It’s that time of the year again and NAB is in full swing. Unexpectedly there has been a flurry of news coming out of Las Vegas, so here is a quick summary of the topics surrounded Media Servers such as FMS and Wowza.
First up is Wowza and their ‘Any Screen Done Right’ offering. This includes a preview of Wowza Media Server 3 and upcoming add-ons. First off is Wowza Transcoder. This add-on takes advantage of commodity hardware to transform incoming live streams from encoders, IP cameras, IPTV headends, and other live sources into multiple stream sets for H.264-everywhere adaptive bitrate delivery using Flash RTMP and HTTP Dynamic Streaming, Apple HLS, and Silverlight Smooth Streaming. Wowza Transcoder can also be used for non-adaptive streaming using any transport protocol supported by Wowza Media Server 3, including RTMP, RTSP/RTP, MPEG-TS, and HTTP.
Wowza Network DVR is a live stream cache that stores content in a normalized format accessible to Wowza Media Server 3 for any-screen playout. Wowza nDVR enables Wowza licensees to increase revenues and viewer engagement by delivering live linear streams as time-shifted services to any screen. It also supports trick-play features such as live-stream pause, rewind, and resume, and enables content publishers and service providers to develop premium catch-up TV services to individualize the viewer experience.
You can find Wowza at the 2011 NAB Show, Booth SU9313, where they will demonstrate the Wowza Media Server 3 platform.
General availability of Wowza Media Server 3 is expected in Q3 2011. All current Wowza Media Server 2 licensees will be eligible for a free upgrade to the new platform. The price for Wowza Media Server 3 will remain at $995 for a single Perpetual edition license, and $65 (or less) per month for Subscription edition instances. Pricing for AddOn components will be announced at a later date.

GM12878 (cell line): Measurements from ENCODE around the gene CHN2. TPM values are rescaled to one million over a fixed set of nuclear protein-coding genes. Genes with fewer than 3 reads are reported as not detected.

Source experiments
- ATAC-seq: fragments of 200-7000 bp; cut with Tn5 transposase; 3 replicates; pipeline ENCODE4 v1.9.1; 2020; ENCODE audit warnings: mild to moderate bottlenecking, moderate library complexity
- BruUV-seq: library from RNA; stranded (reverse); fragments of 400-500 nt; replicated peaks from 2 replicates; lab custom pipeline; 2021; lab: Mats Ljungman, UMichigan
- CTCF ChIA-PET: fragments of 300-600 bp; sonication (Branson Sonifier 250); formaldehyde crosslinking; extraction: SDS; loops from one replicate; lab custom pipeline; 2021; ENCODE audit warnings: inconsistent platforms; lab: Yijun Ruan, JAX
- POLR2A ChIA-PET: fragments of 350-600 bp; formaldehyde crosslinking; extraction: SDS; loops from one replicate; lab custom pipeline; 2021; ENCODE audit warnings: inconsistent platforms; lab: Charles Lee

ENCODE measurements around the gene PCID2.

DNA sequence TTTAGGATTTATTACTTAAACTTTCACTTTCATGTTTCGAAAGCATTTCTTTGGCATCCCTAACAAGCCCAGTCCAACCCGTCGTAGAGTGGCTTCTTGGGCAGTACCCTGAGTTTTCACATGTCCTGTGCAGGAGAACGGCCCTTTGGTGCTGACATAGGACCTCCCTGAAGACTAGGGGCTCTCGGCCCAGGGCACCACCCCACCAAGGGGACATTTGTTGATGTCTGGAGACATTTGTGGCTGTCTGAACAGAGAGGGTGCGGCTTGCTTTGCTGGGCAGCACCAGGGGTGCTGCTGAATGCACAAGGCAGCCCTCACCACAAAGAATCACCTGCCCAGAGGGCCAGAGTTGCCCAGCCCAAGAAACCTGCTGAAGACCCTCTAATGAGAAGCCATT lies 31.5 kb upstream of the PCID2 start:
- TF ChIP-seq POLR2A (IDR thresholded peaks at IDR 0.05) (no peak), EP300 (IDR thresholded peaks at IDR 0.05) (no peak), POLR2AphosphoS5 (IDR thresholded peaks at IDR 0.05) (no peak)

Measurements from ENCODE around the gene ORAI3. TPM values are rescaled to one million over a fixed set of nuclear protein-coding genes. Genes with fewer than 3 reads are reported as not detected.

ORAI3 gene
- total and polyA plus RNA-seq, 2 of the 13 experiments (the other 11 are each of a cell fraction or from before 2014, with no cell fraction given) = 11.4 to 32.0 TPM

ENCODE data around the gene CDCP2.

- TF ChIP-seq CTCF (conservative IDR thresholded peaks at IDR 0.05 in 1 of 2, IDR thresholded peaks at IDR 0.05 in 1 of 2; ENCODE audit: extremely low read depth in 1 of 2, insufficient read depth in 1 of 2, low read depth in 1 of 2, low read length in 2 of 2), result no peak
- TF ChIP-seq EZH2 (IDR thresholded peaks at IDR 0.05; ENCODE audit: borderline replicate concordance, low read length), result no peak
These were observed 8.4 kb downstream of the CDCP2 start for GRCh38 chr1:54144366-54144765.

Next up is Flash Media Server where the focus on delivery to multiple platforms continues on. It is clear that both Wowza and Adobe recognise the importance of emerging mobile platforms as well as TV and STBs, and pretty much all new features in either platform have this at their core.
Kevin Towes, Product Manager for FMS, posted some details of the FMS sneak-peaks on his blog. The major new feature that is being announced is HLS (HTTP Live Streaming ). HLS is an MPEG2 transport stream (container) used by devices such as the Apple iPad 2. By adding support for HLS within the Flash Media Server, Adobe will be able to reach browsers supporting HLS through HTML5 (such as Safari) or devices where Adobe Flash is not installed. Where Flash is installed, Flash Media Server packages the stream using MPEG4-fragments (F4F) to deliver video over HTTP to Flash.
On the encoding side, Adobe is previewing the next version of Adobe Flash Media Live Encoder which adds support for more platforms and devices, including Android, Apple iOS and Samsung TVs.
In summary, both Wowza and FMS are playing catch-up with one another on certain features, and it is clear that the new battleground for streaming video is the area of emerging devices and mobile platforms. Wowza have certainly pushed the boat out early on by supporting not only RTMP and Flash, but also other protocols and platforms. Combine this with a competitive price tag and you got yourself a winning formula.
There is no doubt in my mind that FMS’s days as a real-time collaborative platform are numbered as every new release adds features for new streaming capabilities. As a developer I find it increasingly difficult to work with FMS due to its lack of developer and debugging tools, all of which are nearing the 10 year anniversary with no significant update since version 1.0.
If you are new to either Wowza or FMS then you should consider both platforms for delivering streaming video, but (and I say this with a heavy heart) I would not start afresh building a complex RTC-based application on FMS. For those types of apps I would make Wowza my point of call, and the main reason I am sticking to FMS for my existing projects is down to a lack of resources for porting fairly complex applications to Wowza at this point – but it will happen and on the RTC front at least I think it’s time to declare that Wowza is pushing ahead. This is not so much because of better features but because of a much tighter developer workflow with all the niceties a Java based development environment brings.